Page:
Rather than speak to a catalogued necrophilia, I invoke a dis-order that may always come after a frank dialogue with a tradition—bound to be indifferent to the plight of the living; yet also a substance that the living coerce for their own purposes.
When my co-conspirators and I met over dinner and wine to discuss what we will do—we, the true utilitarian-s, did not give our pleasures up in order to be more productive; we assumed productivity could only come out of some pleasures—the first thing that came to my mind is that the title of the book we will be addressing itself demands a reflection. The book’s explicit motivating force seems clear. The author supplies his position, ever more valuable because it does not function as a narrative of certainty. His self-assigned duty is not to answer questions—not even The Question, What Are Perversions?—but to modify them, by making us think about them. At the end of the book the only thing one can safely say is that each of us can have a view of perversion we think we deserve. Some of us may conclude that we can, finally, fully embrace the perversion we always ‘liked’. The ‘end’—in this sense—is stated already in the Introduction: “Each psychoanalytic school ends up seeing the syndromes and paraphilias that it wants to see” (xxv). By now, the disappearance of ‘hysterics’ has been taken for granted (I’ve heard in the 1990s that they all speak Spanish, and live in East Harlem), just as they have been increasingly brought back and normalized into a patient population, with some ‘borderlines’ expelled, or re-branded in turn. A psychoanalytic space—cognitive, emotional, shyly or bluntly medicalized, theoretical—is limited. One enters, but only after another goes.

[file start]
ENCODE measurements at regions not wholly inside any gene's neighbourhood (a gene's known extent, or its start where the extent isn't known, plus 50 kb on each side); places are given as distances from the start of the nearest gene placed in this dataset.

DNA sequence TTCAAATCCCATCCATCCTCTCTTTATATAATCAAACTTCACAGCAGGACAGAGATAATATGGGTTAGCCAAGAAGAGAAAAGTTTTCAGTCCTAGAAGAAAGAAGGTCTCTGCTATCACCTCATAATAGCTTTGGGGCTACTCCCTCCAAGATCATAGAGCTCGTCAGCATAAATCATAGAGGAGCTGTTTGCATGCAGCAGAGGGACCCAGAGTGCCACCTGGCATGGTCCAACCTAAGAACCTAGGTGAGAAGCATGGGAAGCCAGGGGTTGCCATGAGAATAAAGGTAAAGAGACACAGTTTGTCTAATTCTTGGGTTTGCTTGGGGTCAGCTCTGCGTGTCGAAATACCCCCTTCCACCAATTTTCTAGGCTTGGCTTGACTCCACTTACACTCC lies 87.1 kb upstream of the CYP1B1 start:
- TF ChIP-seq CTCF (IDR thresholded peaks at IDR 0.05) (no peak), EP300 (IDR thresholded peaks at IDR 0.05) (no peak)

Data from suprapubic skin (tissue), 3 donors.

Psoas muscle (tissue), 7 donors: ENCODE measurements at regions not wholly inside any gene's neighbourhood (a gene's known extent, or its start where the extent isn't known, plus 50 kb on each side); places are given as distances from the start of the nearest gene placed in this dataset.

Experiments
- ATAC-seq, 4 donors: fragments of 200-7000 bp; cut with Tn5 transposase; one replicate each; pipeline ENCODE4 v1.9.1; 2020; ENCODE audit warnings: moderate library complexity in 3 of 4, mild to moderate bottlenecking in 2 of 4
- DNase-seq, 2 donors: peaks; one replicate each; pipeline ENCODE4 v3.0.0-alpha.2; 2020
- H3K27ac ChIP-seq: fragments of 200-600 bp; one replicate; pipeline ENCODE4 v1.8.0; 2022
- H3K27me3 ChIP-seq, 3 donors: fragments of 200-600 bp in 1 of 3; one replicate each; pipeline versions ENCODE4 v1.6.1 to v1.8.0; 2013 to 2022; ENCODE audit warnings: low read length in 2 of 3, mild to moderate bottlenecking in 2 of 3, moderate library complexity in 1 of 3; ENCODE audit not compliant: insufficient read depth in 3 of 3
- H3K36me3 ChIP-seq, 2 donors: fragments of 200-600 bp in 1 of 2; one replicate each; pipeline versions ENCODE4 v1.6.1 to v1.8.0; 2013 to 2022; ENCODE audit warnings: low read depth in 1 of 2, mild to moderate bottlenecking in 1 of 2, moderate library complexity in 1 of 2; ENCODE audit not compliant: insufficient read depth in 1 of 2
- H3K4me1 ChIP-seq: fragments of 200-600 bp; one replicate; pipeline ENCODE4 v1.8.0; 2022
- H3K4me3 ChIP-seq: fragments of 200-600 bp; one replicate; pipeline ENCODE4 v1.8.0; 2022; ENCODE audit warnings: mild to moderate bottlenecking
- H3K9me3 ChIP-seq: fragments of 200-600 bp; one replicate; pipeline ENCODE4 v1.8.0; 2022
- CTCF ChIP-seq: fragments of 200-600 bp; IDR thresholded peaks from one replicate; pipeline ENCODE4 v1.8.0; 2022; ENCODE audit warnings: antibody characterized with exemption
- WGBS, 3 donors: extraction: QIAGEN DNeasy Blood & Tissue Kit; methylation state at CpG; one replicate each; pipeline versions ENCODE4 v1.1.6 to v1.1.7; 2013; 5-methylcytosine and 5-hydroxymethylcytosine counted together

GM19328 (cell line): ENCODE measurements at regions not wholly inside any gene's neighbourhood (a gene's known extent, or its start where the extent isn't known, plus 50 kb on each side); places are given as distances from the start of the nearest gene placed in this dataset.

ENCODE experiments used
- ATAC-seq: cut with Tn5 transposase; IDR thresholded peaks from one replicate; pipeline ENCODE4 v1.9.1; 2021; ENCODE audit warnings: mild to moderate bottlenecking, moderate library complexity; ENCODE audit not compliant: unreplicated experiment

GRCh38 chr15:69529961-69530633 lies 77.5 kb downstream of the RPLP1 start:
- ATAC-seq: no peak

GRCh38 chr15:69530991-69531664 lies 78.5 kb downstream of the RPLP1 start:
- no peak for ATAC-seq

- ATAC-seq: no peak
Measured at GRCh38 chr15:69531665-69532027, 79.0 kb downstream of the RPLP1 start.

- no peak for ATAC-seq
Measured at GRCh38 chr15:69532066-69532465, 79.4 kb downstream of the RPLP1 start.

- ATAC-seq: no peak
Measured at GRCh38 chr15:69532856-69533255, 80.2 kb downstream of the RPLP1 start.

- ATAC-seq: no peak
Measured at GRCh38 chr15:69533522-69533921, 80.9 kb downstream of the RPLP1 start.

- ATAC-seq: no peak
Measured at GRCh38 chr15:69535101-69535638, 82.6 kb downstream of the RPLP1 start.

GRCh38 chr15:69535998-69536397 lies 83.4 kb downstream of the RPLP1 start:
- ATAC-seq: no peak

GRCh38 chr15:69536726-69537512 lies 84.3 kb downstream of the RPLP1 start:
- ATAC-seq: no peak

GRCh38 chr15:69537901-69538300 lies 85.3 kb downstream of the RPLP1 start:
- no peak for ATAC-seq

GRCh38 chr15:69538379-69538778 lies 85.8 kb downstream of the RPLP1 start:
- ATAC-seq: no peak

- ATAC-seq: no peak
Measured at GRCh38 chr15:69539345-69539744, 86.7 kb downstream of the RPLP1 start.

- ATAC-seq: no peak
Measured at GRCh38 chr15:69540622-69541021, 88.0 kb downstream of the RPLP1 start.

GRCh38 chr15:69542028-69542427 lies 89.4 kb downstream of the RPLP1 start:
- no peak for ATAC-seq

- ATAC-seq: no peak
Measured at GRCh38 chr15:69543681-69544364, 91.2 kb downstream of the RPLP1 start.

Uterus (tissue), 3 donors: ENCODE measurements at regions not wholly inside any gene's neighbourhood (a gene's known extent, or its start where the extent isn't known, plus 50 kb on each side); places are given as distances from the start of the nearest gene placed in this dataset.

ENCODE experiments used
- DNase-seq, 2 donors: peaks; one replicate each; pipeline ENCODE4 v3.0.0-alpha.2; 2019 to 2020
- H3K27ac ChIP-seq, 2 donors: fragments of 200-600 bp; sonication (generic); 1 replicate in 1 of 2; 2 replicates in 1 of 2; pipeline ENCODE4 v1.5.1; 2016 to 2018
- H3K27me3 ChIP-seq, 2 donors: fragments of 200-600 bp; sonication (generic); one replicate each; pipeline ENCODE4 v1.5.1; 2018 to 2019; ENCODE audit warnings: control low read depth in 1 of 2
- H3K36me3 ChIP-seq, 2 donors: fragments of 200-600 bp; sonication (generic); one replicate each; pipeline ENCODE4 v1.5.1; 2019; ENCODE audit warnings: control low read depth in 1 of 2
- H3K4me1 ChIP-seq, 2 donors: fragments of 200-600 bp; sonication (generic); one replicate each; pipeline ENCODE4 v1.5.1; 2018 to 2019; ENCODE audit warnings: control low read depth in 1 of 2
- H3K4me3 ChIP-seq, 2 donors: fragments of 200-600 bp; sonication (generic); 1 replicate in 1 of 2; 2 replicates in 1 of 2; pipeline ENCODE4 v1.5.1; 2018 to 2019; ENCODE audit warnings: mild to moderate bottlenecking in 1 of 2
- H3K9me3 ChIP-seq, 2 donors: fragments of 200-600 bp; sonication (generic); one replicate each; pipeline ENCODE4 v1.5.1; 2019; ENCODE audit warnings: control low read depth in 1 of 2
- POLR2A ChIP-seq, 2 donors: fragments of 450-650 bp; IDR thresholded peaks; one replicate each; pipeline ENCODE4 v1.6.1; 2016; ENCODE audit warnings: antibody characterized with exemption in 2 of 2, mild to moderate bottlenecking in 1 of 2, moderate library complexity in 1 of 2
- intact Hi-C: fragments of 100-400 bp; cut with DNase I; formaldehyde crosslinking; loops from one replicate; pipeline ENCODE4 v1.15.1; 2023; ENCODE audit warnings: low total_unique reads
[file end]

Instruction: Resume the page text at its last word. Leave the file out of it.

Another goes? The Other goes? What goes?
Who, or what, will have to go, if perverts were to re-enter a psychoanalytic scene? Whom will we abandon, in order to keep the homeostasis—our field always overshadowed by a singular Subject/Object: a hysteric; a narcissist; a borderline; a pervert; an-ever-disclosing analyst? So writes Benvenuto: “Psychoanalysis is, despite of appearances, a folk theory: behind its technical and specialist language, its approach remains very close to everyday expressions and mentality, especially to those of the lower classes. As a matter of fact, psychoanalysis has given a certain respectability to the knowledge of the common people” (xxxiii).